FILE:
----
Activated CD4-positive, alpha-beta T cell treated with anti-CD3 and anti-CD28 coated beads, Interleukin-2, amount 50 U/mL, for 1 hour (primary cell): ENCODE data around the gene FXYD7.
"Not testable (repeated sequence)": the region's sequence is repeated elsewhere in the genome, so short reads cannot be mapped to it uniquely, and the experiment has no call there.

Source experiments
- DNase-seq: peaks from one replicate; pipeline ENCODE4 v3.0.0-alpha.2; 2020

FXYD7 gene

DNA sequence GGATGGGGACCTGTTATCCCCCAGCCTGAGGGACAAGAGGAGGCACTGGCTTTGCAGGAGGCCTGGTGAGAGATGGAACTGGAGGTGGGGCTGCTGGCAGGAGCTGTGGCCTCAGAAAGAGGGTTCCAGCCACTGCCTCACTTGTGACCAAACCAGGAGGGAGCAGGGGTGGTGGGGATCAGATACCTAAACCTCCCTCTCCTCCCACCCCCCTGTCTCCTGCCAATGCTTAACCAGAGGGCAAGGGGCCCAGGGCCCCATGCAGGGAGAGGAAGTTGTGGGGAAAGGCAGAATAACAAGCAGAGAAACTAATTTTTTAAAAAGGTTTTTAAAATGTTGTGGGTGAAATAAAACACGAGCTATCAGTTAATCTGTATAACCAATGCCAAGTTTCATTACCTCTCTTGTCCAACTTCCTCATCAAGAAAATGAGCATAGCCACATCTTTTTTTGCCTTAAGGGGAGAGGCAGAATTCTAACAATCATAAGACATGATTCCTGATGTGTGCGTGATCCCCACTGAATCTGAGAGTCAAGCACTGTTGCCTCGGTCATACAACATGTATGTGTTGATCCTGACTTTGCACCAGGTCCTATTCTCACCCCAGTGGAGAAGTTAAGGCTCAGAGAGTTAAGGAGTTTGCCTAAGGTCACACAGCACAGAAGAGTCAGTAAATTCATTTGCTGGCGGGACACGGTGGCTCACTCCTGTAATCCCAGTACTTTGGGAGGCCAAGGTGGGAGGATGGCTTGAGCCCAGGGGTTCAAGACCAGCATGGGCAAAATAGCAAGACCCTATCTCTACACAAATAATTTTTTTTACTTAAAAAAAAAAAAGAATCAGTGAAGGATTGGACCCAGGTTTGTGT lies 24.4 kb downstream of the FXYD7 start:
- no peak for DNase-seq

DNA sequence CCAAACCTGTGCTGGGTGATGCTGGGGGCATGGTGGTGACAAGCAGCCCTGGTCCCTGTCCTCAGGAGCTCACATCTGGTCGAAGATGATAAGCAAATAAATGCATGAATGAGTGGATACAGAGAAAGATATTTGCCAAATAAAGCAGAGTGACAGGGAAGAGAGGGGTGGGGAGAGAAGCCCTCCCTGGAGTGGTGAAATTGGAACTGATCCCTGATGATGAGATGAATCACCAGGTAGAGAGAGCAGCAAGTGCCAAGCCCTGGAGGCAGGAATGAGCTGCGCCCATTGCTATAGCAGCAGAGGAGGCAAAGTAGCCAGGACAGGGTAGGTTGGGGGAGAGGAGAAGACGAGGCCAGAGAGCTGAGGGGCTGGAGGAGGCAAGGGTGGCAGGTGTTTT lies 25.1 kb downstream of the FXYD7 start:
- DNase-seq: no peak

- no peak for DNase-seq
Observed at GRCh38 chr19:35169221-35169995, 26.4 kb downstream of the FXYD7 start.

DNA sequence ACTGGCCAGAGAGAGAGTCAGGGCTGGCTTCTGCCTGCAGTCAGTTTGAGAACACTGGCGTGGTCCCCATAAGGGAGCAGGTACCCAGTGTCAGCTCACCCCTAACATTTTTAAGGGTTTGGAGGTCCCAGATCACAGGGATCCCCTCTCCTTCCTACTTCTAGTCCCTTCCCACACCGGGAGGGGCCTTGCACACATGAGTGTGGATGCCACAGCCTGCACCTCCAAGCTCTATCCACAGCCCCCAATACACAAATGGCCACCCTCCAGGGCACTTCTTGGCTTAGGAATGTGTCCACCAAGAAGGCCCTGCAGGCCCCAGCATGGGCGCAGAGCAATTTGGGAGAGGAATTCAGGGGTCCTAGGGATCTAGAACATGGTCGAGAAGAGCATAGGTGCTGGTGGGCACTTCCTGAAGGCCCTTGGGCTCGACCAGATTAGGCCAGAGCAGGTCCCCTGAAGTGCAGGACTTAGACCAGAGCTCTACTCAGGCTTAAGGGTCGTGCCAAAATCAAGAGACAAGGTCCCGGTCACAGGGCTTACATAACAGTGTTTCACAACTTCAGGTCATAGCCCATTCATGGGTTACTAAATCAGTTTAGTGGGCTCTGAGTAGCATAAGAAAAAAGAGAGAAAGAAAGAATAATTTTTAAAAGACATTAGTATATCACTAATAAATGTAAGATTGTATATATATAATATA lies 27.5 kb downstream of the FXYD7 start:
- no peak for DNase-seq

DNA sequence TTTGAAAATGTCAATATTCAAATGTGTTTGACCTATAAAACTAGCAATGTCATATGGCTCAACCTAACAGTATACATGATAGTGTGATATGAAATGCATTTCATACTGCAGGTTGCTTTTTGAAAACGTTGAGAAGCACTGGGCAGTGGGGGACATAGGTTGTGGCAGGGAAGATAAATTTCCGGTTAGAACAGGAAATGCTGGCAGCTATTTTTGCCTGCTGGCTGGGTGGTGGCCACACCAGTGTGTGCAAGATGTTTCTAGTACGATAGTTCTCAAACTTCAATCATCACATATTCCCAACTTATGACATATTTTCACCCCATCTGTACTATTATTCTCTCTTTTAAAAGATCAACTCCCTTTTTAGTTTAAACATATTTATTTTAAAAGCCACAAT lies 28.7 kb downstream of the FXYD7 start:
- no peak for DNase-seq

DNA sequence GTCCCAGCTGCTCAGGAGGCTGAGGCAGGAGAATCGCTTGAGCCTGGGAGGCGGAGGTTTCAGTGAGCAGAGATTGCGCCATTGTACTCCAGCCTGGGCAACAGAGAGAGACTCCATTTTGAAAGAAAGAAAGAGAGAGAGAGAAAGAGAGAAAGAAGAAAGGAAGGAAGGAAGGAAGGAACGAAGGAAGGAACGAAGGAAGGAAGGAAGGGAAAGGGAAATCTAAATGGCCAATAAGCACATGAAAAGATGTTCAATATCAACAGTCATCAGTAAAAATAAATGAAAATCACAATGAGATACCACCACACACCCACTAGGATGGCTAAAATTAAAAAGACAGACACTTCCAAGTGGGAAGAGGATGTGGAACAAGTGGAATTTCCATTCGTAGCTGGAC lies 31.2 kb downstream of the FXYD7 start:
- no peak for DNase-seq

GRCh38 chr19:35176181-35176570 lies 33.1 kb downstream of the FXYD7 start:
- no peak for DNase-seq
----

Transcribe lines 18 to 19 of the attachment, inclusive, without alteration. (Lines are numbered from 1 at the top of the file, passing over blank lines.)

GRCh38 chr19:35176181-35176570 lies 33.1 kb downstream of the FXYD7 start:
- no peak for DNase-seq